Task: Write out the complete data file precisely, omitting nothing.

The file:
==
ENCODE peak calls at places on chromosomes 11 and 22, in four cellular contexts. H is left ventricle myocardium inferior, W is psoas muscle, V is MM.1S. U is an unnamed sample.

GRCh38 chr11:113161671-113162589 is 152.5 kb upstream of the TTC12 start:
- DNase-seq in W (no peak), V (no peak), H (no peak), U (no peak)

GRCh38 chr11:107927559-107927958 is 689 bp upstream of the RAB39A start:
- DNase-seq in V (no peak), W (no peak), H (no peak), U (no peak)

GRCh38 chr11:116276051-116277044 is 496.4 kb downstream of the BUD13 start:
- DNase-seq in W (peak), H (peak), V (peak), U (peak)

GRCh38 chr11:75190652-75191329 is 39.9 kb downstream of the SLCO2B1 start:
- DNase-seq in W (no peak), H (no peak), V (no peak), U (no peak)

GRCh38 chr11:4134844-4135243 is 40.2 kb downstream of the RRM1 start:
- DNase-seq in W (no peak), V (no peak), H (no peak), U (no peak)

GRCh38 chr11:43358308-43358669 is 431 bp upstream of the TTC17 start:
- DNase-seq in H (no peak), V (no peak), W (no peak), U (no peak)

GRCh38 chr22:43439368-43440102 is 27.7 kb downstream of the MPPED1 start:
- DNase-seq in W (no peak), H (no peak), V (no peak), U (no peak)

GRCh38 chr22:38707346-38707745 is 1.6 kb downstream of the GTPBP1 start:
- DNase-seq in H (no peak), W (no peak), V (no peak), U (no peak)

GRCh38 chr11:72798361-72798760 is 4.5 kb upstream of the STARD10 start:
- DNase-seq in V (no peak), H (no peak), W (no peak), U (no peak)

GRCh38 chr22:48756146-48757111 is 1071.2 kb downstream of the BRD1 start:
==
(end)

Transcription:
ENCODE peak calls at places on chromosomes 11 and 22, in four cellular contexts. H is left ventricle myocardium inferior, W is psoas muscle, V is MM.1S. U is an unnamed sample.

GRCh38 chr11:113161671-113162589 is 152.5 kb upstream of the TTC12 start:
- DNase-seq in W (no peak), V (no peak), H (no peak), U (no peak)

GRCh38 chr11:107927559-107927958 is 689 bp upstream of the RAB39A start:
- DNase-seq in V (no peak), W (no peak), H (no peak), U (no peak)

GRCh38 chr11:116276051-116277044 is 496.4 kb downstream of the BUD13 start:
- DNase-seq in W (peak), H (peak), V (peak), U (peak)

GRCh38 chr11:75190652-75191329 is 39.9 kb downstream of the SLCO2B1 start:
- DNase-seq in W (no peak), H (no peak), V (no peak), U (no peak)

GRCh38 chr11:4134844-4135243 is 40.2 kb downstream of the RRM1 start:
- DNase-seq in W (no peak), V (no peak), H (no peak), U (no peak)

GRCh38 chr11:43358308-43358669 is 431 bp upstream of the TTC17 start:
- DNase-seq in H (no peak), V (no peak), W (no peak), U (no peak)

GRCh38 chr22:43439368-43440102 is 27.7 kb downstream of the MPPED1 start:
- DNase-seq in W (no peak), H (no peak), V (no peak), U (no peak)

GRCh38 chr22:38707346-38707745 is 1.6 kb downstream of the GTPBP1 start:
- DNase-seq in H (no peak), W (no peak), V (no peak), U (no peak)

GRCh38 chr11:72798361-72798760 is 4.5 kb upstream of the STARD10 start:
- DNase-seq in V (no peak), H (no peak), W (no peak), U (no peak)

GRCh38 chr22:48756146-48757111 is 1071.2 kb downstream of the BRD1 start: